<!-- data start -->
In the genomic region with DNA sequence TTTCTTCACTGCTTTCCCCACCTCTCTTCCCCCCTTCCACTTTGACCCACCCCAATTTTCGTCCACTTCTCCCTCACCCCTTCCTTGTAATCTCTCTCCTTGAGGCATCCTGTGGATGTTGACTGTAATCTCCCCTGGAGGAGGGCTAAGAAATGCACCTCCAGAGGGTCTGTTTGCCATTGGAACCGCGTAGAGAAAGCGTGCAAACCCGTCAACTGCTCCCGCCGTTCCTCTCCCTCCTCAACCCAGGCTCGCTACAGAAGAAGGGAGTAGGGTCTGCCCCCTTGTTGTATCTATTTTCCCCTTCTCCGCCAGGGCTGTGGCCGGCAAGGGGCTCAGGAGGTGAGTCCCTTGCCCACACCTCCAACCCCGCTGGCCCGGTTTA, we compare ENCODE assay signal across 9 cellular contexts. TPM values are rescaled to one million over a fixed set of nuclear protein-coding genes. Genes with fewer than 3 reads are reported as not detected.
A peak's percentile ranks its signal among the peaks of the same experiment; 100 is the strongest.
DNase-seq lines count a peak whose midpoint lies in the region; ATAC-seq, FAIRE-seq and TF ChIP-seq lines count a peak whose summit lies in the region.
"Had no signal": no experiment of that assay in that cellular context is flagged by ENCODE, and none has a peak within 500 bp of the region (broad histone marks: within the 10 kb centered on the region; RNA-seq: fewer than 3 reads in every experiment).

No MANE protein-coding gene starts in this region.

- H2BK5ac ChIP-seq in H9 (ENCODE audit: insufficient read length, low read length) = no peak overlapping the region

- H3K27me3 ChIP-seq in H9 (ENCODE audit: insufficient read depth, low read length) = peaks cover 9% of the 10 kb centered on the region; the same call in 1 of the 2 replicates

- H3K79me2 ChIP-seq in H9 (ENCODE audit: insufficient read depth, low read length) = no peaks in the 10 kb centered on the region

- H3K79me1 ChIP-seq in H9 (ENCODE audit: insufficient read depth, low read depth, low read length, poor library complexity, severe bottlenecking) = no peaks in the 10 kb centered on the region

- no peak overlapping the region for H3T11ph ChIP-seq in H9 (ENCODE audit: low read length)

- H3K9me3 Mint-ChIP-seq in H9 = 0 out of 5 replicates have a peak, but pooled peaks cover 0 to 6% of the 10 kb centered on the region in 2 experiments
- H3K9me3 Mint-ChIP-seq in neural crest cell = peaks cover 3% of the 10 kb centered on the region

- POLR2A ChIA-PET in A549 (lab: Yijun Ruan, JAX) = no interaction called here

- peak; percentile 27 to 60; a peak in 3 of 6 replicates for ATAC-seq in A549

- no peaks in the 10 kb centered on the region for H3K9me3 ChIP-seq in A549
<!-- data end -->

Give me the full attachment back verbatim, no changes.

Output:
In the genomic region with DNA sequence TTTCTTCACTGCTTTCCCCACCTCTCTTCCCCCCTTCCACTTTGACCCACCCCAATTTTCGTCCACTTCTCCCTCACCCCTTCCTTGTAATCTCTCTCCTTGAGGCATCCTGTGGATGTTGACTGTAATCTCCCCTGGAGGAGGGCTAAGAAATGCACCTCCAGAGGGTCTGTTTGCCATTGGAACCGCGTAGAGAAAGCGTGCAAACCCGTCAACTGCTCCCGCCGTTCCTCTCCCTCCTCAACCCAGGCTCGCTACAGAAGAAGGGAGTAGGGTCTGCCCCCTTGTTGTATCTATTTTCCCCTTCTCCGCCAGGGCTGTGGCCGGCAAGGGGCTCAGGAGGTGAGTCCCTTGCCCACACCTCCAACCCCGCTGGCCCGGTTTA, we compare ENCODE assay signal across 9 cellular contexts. TPM values are rescaled to one million over a fixed set of nuclear protein-coding genes. Genes with fewer than 3 reads are reported as not detected.
A peak's percentile ranks its signal among the peaks of the same experiment; 100 is the strongest.
DNase-seq lines count a peak whose midpoint lies in the region; ATAC-seq, FAIRE-seq and TF ChIP-seq lines count a peak whose summit lies in the region.
"Had no signal": no experiment of that assay in that cellular context is flagged by ENCODE, and none has a peak within 500 bp of the region (broad histone marks: within the 10 kb centered on the region; RNA-seq: fewer than 3 reads in every experiment).

No MANE protein-coding gene starts in this region.

- H2BK5ac ChIP-seq in H9 (ENCODE audit: insufficient read length, low read length) = no peak overlapping the region

- H3K27me3 ChIP-seq in H9 (ENCODE audit: insufficient read depth, low read length) = peaks cover 9% of the 10 kb centered on the region; the same call in 1 of the 2 replicates

- H3K79me2 ChIP-seq in H9 (ENCODE audit: insufficient read depth, low read length) = no peaks in the 10 kb centered on the region

- H3K79me1 ChIP-seq in H9 (ENCODE audit: insufficient read depth, low read depth, low read length, poor library complexity, severe bottlenecking) = no peaks in the 10 kb centered on the region

- no peak overlapping the region for H3T11ph ChIP-seq in H9 (ENCODE audit: low read length)

- H3K9me3 Mint-ChIP-seq in H9 = 0 out of 5 replicates have a peak, but pooled peaks cover 0 to 6% of the 10 kb centered on the region in 2 experiments
- H3K9me3 Mint-ChIP-seq in neural crest cell = peaks cover 3% of the 10 kb centered on the region

- POLR2A ChIA-PET in A549 (lab: Yijun Ruan, JAX) = no interaction called here

- peak; percentile 27 to 60; a peak in 3 of 6 replicates for ATAC-seq in A549

- no peaks in the 10 kb centered on the region for H3K9me3 ChIP-seq in A549